The Simpsons: Bull-E Review

The Simpsons take a thumb, when a pinky would do. Here is our review of The Simpsons season 26 episode 21.

Stupid Flanders, always being superior to Homer just because he’s better in every way. He has that ribbon book that gives him an answer for everything. He’s always turning the other cheek like he’s saying oh look at me, I can take everything you dish out and ask for seconds because I have the inner comfort that comes from faith, hope, charity and a lifetime of repression. Ned’s turned so many cheeks he won’t be able to sit down for two lifetimes. Oh, excuse me, can’t reference reincarnation because Jebus didn’t teach that. Or at least he did until the concept was pulled by revisionists. Stupid Flanders.

Oh and don’t get me started on how Marge feels about Flanders. I think she’s had a thing for him ever since they did the Springfield community theater’s musical adaptation of A Streetcar Named Desire. Stupid Flanders, taking advantage of Marge’s good-intentioned nagging to make Homer take a long fat look in the mirror and feel bad. Marge and Flanders might even be a better couple than the Simpsons because she is always wagging her fingers at society too.

In The Simpsons’ “Bull-E,” Marge takes on the bully pulpit and unleashes the horrors of a put-upon police force. Marge’s anti-bullying crusade gives Springfield’s largest carte blanche to interpret who are lawbreakers. Wiggum admits that it is easier to arrest people who don’t know they’re breaking the law than it is to go running after veteran criminals. This can be taken as a not-too-subtle commentary on the rampant abuses of power finally being reported about the keepers of the thin blue line. So many of the victims that have been reported, much less those that go unreported, of overzealous police procedures, don’t seem to realize they overstepped a statute.

Random enforcement of vague legislation may be a problem, but at least it’s one that can be solved by celebrity. Famous people, is there nothing they can’t solve? Krusty the Clown, Fat Tony and Homer are celebrated as reformed bullies. Unlike the free-range bullies, Jimbo and Kearney, who get no notice at all.

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Albert Brooks always brings The Simpsons up a notch in their game. He has created some of the show’s most memorable and beloved guest appearances. He took Marge to brunch, headed the EPA and was Homer’s best boss, Scorpio. His anger management instructor is a new addition. He strong arms hearts and minds. A former killer extorting bullies to open up their innermost demons so they too could be terrorized. You don’t have to know the works of B.F. SKINNER to understand the consequences of this line of therapy. But there’s no need for remorse over that.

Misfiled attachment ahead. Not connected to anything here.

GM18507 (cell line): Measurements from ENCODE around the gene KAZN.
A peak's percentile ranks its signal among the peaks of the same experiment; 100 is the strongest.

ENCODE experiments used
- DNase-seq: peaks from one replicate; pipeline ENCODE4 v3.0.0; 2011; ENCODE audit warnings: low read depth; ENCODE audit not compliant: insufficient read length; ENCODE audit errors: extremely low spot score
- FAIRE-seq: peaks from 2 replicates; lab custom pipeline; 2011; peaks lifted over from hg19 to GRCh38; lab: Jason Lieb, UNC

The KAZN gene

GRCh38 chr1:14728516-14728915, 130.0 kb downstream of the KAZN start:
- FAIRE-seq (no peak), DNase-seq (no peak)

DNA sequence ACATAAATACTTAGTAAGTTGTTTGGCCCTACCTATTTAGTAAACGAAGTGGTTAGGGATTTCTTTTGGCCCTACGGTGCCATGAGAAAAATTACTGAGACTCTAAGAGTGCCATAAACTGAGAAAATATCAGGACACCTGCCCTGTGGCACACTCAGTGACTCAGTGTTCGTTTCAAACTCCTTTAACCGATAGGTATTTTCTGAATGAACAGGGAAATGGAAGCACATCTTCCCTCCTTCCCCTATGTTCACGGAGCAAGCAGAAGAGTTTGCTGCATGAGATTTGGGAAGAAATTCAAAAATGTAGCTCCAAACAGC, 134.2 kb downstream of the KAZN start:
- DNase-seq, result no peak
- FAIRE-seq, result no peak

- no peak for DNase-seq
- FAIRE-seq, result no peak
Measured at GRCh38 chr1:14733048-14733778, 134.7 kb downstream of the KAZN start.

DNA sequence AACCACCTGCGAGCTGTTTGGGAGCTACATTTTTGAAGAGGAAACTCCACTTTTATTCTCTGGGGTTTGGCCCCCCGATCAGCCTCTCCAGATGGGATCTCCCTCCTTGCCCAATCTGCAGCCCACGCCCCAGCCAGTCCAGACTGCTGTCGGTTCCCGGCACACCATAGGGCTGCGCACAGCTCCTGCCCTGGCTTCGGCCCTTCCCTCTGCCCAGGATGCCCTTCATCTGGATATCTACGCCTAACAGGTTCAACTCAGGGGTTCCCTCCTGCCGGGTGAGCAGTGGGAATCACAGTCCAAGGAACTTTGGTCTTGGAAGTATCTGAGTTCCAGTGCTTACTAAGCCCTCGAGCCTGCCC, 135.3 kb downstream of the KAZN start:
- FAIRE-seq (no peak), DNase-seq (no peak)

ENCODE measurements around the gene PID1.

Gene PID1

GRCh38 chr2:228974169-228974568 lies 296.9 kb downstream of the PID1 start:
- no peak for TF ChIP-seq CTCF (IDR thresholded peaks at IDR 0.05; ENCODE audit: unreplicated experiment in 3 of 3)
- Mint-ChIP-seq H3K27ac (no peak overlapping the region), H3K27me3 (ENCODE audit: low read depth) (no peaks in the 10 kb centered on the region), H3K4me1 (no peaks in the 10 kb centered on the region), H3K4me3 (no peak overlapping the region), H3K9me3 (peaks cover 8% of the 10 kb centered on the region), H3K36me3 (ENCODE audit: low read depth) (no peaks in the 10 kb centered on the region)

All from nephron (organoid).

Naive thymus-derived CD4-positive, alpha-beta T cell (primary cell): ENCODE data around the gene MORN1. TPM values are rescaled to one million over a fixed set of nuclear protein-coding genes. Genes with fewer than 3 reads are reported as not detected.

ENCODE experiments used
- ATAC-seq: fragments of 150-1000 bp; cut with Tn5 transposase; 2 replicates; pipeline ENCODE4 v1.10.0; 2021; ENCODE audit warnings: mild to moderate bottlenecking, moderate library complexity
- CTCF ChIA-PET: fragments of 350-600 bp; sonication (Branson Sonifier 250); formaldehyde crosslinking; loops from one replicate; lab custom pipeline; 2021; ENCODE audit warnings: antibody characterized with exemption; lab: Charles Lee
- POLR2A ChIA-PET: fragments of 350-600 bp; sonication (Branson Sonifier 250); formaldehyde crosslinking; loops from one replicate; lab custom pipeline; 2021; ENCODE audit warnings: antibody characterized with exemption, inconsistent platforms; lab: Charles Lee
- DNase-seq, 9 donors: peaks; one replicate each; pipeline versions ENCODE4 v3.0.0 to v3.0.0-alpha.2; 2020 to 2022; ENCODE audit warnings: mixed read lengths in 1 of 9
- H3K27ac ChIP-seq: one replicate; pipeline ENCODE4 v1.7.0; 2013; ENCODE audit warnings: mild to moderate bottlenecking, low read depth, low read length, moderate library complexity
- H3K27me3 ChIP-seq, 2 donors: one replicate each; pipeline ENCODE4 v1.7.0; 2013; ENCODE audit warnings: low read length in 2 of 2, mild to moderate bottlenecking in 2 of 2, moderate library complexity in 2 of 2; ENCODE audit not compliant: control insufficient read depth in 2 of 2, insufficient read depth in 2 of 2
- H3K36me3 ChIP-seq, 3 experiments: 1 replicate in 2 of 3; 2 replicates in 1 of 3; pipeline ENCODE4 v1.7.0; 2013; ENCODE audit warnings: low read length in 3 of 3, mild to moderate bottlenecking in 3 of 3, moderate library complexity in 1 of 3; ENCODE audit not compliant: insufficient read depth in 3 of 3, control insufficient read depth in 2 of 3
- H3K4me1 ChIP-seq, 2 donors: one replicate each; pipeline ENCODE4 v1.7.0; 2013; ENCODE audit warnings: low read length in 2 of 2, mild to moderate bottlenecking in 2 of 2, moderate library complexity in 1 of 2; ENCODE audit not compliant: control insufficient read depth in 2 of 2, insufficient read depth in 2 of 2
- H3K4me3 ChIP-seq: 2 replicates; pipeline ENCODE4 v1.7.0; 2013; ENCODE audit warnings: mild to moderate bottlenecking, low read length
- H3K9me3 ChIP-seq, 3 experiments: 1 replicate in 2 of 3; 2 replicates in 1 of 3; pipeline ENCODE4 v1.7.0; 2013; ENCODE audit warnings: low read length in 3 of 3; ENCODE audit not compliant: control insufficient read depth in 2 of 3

I always suspected that Johnny Mathis was hiding repressed rage beneath his radio-under-a-tunnel vocal cadences. It has been established that Ned’s iddly-diddly way of talking is a cover for the things his Christian conscience won’t say out loud. The Simpsons stick to this when Ned tells Homer off in the autograph line. Notice, as he is actually saying what is on his mind, asking for his own spiritual reparations, he doesn’t utter a single oodly. They return when he once again has to swallow the sin of pride and forgive his oafish bully of a neighbor. It’s easy to forgive transgressions of property, but the idea that Rod and Todd might be lose a smidgeon of what masculinity they have puts them in danger of angering a wrathful overprotective god.

Otto’s School Train trip subplot left childhood education on the tracks. I loved the line, from the little train that couldn’t anymore, “I’m going to die children, and so will all of you someday.” I’m really glad Otto got that bug out of his ear and stomped the edumacational earwigs to death.

Bart learned a valuable life lesson, one that Louis C.K. learned a few seasons ago on Louie: He did nothing wrong, but giving in to bullies is a major turn off to even the most non-violent of women, on TV. It doesn’t make a lot of sense, but if both C.K. and the Simpsons say it, it has to be true. It doesn’t matter for Bart anyway, he’s stuck in pre-puberty forever due to the birthday party union cease and desist order.

By the unregulated power invested in me, I declare this a winning episode. I say that every week and it’s just not true, but it had a deleterious effect on my bran. Every joke worked. The social commentary was interwoven into the fabric of the jokes and not worn on the sleeves. The high point for me was Moe’s seven second bleeped curse. It was enough to make Mrs. Lovejoy faint, so it had to be of biblical proportions. I wonder how to find it on google thesaurus.

“Bull-E” was written by Tim Long and directed by Lance Kramer. The Simpsons stars Dan Castellaneta as Homer Simpson, Julie Kavner as Marge Simpson, Pattie and Selma Bouvier, Nancy Cartwright as Bart Simpson, Yeardley Smith as Lisa Simpson. Hank Azaria plays Chief Wiggum and Moe Szysla. Harry Shearer is Ned Flanders. Guest stars: Albert Brooks as Dr. Raufbold, Joe Montegna as Fat Tony and Johnny Mathis as himself.

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But It All Went By So Fast:  Why don’t we do it in the gym? Springfield Elementary Dance.  Recycled school flyers. Volley Ball Runner-Up, Best Dancer. Mayor Quimby apologized to the witches, from Springfield. Uh-huh. Uh-huh. Uh-huh. Wow. This bully’s going down! Grand Marshall for life.


4 out of 5